Tuesday, June 28, 2011

Glynde, Sussex

Palladian geometry

Coming along the main village street of Glynde, past cottages and an almost absurdly quaint smithy with horseshoe-shaped doorway, there is an abrupt change of gear when you reach St Mary’s church, a Palladian structure of the 1760s, which itself acts as a kind of prelude to the cupola-topped Georgian stables of the big house, Glynde Place, just a little further beyond. The west front of St Mary’s is all triangles and semi-circles. It would be a rather severe exercise in Palladian geometry, but its small size tempers the severity and gives it charm.

The architect was an amateur, Sir Thomas Robinson, and he made good use of flint for the main walls and neat ashlar for the porch and the triangular pediments. Like virtually every church architect using this kind of classical architecture, Robinson found no real solution to the problem of combining a “classical temple” frontage with a bell turret. So the turret looks a bit odd atop the pediment, but its triangular top and semi-circular arch echo the triangles and arches below, giving the design some consistency.

The charm continues inside, with an interior full of box pews that features a wooden west gallery and other Georgian furnishings. Best of all is the plasterwork around the east window, with its rosettes set in octagons. This is a lovely touch and isn’t quite spoiled by the stained glass by Kempe, in a sort of Renaissance revival style of the 1890s, which would look better in a Victorian church. But even it includes semi-circles and triangles, continuing the geometrical theme and maintaining a certain harmony.

Thursday, June 23, 2011

Onibury, Shropshire

Art and craft

As a final post in this short series about buildings in the Ludlow area of Shropshire, here’s the interior of the parish church of St Michael at Onibury, a mainly 14th century church, but with older portions, such as the very plain chancel arch, surviving from the Norman period. Still more visual impact, though, comes from the restoration at the beginning of the 20th century. And, unlike many church restorations, this was very much for the good, because the job was done in the Arts and Crafts tradition by Detmar Blow.

It’s the furnishings that catch the eye – oak pews and stalls, lights on upright posts with simple metal and glass lampholders, and the elegant west gallery, its front a grid of oak verticals and horizontals. Blow’s fittings beautifully set off the pale plastered interior with the semi-circular chancel arch and the rough but beautiful woodwork of the nave roof, just visible beyond the arch in my photograph.

A finishing touch is provided by the royal arms of the then new king, Edward VII, with their characterful lion and unicorn supporters. There’s so much going on in these arms – don’t miss the king’s monogram, ‘ED VII’ on either side of the helm and crest at the top; or the elegant black and white uprights (I’m not sure of the correct heraldic term) on which the lion and unicorn lean; or the foliage on either side of the date at the bottom. It’s an accomplished design carried out with painstaking attention to detail: art and craft indeed.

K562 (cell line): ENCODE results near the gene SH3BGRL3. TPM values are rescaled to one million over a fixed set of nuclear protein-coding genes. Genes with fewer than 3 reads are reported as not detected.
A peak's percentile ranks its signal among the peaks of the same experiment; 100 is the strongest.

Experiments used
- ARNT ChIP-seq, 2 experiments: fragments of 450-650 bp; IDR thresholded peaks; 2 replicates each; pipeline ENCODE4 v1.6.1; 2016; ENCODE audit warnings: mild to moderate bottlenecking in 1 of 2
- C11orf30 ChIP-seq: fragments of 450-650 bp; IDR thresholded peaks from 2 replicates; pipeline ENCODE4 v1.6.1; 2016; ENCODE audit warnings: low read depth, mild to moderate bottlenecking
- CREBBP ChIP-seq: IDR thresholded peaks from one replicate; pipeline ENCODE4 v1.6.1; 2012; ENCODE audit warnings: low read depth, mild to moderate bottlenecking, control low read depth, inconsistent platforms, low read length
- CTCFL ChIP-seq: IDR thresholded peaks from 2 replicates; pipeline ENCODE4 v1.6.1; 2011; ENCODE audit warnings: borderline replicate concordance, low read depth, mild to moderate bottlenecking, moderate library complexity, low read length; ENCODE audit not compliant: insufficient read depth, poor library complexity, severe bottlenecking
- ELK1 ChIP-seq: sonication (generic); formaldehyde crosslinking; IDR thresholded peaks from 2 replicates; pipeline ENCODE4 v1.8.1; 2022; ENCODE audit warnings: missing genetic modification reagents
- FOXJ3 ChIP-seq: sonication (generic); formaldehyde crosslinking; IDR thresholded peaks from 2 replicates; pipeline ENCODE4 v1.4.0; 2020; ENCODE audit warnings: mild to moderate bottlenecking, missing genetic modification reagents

Monday, June 20, 2011

Craven Arms, Shropshire

Stokesay Castle (2): The seventeenth century

Although Stokesay Castle (see also my previous post) is a 13th-century building, some major alterations were carried out in the 17th century, when it belonged to the Craven family. In about 1640–41 they built the charming gatehouse (above). This timber-framed building is very like a lot of the houses in the nearby town of Ludlow – generously timbered, with added carvings.

The decoration here have an Adam and Eve theme – there are ‘Fall of Man’ carvings along the lintel as well as portrayals of Adam and Eve on the brackets on either side of the main archway. There are other figure carvings, and also dragons, elsewhere amongst the woodwork, making this a one of the most richly ornamented buildings of its type.

The other 17th-century part of Stokesay Castle is the decorative scheme in the solar (above), the main upstairs living room. This room, part of the original medieval house, is accessed by the outer stairs between the main hall and the south tower. In the 17th century it was panelled in oak and a very elaborate carved overmantel was installed above the fireplace. If the carving on the gatehouse is impressive, the overmantel is riotous. On the pilasters, bare-chested human figures look out across the room; between them are intricate patterns of carved oak, with grotesque heads as centrepieces; more high-octane carving fills up the gaps.

This piece of show-stopping display is broadly classical in its proportions – see the architrave above the figures – but this is the kind of homespun classicism popular in the 16th century. Architecture textbooks will tell you that the real action by the mid-17th century was with much more correct and Italy-aware kinds of classicism – Inigo Jones facades and hipped-roofed houses. But not here at Stokesay. There’s some evidence that this carved decoration was brought here from elsewhere, so it may have started life a few years before being installed here. Even so, a high-status family wanted to install it in one of their most important, showy rooms. This remarkable overmantel shows that, in the far west of England in the mid-17th century, this older kind of expressive, eccentric carving was still alive and vigorously kicking.

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A number of people have asked me, in comments on this blog and personally, about why the term “solar” is used for a room in a medieval house. The word goes back a very long time, variants on it being used in this way in Old English, i.e. before the Norman Conquest. This isn’t immediately apparent from the Oxford English Dictionary, though, because the dictionary does not list this use of the word with the various familiar modern sun-related uses of “solar”; instead, the OED lists it as a variant spelling of “sollar”, which means the same thing as our architectural “solar”: an upper room or apartment in a house or other dwelling. The OED says that the word was originally used for a room “open to the sun or receiving much sunlight”. Medieval solars in my experience aren’t particularly sunny, but they’re always upper rooms, so at least they are a few feet nearer to the sun than those on the ground floor.